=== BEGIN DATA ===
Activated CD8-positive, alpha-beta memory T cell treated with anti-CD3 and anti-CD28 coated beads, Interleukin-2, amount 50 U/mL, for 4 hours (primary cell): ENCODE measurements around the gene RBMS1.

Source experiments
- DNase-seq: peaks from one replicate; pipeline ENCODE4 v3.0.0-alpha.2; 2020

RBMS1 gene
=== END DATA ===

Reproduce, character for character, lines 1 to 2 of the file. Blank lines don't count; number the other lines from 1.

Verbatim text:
Activated CD8-positive, alpha-beta memory T cell treated with anti-CD3 and anti-CD28 coated beads, Interleukin-2, amount 50 U/mL, for 4 hours (primary cell): ENCODE measurements around the gene RBMS1.

Source experiments